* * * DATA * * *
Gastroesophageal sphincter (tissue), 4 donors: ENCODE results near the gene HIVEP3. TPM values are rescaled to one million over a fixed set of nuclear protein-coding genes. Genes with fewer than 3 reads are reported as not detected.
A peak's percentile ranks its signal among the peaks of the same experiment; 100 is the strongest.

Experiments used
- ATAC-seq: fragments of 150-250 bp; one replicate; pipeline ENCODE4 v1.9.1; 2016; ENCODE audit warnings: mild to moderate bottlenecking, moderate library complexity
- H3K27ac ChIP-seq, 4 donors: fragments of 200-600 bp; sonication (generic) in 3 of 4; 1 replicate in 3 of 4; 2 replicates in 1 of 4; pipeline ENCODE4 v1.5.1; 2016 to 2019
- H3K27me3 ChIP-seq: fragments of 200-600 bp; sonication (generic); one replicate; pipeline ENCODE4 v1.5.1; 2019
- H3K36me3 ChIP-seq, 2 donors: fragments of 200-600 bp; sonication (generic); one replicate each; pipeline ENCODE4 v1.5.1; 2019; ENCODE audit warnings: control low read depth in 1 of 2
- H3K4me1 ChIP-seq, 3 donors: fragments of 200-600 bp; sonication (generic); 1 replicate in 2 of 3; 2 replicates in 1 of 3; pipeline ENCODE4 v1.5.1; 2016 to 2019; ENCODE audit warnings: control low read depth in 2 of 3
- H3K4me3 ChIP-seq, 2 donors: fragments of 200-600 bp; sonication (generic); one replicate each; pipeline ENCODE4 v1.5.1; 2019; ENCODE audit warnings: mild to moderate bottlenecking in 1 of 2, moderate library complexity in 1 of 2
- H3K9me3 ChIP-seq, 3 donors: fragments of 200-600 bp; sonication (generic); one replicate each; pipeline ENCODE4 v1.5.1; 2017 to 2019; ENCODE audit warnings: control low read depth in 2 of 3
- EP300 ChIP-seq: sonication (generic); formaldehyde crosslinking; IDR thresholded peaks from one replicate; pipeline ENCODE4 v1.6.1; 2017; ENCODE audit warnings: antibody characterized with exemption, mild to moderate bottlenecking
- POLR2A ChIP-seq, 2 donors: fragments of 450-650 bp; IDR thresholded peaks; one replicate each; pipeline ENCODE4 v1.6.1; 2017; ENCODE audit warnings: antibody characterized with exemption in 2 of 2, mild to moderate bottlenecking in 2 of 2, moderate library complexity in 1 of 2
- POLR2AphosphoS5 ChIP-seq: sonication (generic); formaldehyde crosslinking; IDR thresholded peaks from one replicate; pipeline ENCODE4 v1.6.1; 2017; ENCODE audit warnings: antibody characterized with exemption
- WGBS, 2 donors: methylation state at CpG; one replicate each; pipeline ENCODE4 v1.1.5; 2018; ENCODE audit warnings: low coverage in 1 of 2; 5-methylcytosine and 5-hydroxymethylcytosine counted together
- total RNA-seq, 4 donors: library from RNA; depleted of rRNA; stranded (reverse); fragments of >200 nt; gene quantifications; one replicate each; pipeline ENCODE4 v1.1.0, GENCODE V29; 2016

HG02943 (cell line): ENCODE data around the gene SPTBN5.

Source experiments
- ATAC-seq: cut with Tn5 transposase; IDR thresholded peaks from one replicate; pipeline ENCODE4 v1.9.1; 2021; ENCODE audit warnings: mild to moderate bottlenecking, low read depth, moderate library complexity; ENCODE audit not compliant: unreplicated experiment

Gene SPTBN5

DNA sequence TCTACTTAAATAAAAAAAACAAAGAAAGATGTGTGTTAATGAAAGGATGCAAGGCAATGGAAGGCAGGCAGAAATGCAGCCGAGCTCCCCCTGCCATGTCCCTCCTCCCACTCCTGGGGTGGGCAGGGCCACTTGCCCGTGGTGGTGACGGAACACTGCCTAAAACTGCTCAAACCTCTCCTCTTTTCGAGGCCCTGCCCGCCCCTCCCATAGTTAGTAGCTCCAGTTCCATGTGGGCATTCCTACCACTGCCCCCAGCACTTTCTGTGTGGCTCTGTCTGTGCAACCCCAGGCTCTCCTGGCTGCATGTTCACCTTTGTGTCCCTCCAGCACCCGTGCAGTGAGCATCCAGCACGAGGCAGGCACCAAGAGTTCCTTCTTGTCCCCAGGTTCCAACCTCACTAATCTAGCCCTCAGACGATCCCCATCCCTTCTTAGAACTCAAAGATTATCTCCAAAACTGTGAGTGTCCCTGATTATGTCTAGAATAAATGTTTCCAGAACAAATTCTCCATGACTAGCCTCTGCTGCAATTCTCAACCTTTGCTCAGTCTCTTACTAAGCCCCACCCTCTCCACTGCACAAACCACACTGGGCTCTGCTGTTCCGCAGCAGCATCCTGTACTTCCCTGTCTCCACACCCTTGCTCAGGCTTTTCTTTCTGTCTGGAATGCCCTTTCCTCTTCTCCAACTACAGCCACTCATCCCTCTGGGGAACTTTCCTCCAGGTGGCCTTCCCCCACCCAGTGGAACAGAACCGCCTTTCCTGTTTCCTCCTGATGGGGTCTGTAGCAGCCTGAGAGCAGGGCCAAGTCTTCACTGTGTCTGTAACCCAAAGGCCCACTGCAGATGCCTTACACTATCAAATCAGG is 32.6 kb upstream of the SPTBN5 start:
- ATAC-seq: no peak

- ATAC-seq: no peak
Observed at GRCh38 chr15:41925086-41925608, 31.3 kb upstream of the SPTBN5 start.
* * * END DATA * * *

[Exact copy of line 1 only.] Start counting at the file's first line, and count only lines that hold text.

Gastroesophageal sphincter (tissue), 4 donors: ENCODE results near the gene HIVEP3. TPM values are rescaled to one million over a fixed set of nuclear protein-coding genes. Genes with fewer than 3 reads are reported as not detected.